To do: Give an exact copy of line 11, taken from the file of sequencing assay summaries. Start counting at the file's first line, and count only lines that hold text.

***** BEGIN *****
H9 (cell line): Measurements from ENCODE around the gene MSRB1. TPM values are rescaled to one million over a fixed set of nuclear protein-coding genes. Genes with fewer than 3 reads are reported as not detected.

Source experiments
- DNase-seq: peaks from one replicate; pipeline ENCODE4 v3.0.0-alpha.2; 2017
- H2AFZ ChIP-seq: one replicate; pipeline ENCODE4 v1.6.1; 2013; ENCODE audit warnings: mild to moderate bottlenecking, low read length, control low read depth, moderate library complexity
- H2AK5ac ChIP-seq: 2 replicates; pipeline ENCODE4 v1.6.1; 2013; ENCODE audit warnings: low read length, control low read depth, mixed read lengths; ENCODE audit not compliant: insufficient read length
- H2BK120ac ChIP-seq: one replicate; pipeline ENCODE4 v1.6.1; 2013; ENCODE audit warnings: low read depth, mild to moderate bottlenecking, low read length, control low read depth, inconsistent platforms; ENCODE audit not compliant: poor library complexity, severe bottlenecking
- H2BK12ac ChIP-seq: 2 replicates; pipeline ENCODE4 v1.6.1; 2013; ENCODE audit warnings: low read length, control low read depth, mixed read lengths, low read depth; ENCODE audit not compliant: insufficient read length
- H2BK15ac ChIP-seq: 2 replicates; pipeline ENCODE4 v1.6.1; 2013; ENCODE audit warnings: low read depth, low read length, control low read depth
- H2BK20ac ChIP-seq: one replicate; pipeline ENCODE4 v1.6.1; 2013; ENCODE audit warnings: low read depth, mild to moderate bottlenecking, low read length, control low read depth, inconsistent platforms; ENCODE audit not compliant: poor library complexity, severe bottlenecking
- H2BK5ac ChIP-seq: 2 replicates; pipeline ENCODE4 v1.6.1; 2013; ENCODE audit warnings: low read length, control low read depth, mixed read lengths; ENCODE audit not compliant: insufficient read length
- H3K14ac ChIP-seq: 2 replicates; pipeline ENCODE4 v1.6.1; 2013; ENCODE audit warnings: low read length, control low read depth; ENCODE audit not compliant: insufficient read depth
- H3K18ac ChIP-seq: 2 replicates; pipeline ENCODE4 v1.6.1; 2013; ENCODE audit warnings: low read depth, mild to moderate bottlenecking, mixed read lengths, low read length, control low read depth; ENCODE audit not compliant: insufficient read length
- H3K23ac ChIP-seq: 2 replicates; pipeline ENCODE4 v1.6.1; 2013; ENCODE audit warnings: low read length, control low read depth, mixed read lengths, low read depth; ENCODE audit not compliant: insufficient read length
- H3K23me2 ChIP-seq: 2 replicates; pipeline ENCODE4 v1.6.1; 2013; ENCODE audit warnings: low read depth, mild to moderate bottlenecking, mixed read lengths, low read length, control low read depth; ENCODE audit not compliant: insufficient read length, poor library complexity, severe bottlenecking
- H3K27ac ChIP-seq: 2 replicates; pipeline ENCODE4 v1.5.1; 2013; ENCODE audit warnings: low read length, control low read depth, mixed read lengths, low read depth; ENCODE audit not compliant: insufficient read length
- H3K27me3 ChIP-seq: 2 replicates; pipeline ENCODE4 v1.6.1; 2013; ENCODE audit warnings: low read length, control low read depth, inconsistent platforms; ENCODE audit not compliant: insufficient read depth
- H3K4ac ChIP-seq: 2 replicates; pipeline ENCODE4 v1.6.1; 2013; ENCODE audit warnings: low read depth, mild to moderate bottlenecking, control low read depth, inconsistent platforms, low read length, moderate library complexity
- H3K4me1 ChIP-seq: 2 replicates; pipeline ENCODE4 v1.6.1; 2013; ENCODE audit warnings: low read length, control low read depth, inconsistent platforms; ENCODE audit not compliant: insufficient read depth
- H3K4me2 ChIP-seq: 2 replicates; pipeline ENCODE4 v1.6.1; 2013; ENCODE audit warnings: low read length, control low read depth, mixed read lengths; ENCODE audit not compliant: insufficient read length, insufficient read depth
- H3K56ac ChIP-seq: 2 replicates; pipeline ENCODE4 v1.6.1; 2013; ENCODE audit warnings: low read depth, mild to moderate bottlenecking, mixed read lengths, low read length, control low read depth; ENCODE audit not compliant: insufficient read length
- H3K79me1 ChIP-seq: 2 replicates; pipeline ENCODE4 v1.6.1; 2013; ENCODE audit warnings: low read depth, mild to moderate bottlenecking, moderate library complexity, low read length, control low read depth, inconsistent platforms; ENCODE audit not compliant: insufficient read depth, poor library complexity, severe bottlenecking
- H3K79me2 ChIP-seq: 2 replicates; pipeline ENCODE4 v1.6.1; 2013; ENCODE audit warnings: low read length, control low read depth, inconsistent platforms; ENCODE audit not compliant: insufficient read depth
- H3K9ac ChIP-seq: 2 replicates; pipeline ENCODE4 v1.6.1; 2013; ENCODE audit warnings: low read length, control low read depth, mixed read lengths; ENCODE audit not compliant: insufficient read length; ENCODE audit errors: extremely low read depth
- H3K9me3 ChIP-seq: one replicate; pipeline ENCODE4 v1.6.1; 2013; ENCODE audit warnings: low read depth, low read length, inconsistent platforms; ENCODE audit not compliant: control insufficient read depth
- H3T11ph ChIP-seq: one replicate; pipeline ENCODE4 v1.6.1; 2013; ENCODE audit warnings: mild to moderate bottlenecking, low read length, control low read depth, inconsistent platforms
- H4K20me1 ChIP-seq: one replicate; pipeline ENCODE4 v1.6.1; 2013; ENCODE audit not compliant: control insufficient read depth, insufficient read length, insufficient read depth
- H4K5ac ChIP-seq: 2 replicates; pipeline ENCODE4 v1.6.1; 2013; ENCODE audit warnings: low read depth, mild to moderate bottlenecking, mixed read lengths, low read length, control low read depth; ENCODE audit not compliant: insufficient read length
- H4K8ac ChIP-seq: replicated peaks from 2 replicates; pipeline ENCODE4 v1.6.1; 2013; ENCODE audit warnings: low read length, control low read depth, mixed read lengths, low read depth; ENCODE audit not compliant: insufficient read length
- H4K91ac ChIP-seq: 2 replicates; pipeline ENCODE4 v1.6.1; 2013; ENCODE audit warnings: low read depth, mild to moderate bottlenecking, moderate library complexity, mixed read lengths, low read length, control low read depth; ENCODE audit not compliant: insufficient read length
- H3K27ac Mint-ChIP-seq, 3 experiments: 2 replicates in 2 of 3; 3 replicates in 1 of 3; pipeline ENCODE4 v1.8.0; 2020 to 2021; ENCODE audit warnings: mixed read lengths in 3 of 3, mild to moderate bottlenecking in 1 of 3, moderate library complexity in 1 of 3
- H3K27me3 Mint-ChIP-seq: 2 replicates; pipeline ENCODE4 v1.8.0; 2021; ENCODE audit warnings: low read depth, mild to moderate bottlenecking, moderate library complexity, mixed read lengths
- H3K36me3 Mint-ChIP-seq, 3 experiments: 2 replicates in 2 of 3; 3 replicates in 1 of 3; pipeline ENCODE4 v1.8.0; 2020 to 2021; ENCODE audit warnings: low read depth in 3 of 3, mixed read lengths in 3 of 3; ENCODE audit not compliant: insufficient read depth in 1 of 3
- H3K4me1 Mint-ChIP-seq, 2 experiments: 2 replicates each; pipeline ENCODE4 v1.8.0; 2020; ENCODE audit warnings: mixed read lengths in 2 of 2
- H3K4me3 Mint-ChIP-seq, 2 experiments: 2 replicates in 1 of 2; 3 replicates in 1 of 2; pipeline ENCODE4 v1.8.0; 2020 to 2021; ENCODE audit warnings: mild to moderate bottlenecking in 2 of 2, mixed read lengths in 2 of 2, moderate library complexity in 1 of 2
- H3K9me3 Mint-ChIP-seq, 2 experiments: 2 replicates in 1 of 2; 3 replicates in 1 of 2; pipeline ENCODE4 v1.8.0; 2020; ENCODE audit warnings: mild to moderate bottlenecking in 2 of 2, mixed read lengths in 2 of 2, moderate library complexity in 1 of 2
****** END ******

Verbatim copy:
- H3K14ac ChIP-seq: 2 replicates; pipeline ENCODE4 v1.6.1; 2013; ENCODE audit warnings: low read length, control low read depth; ENCODE audit not compliant: insufficient read depth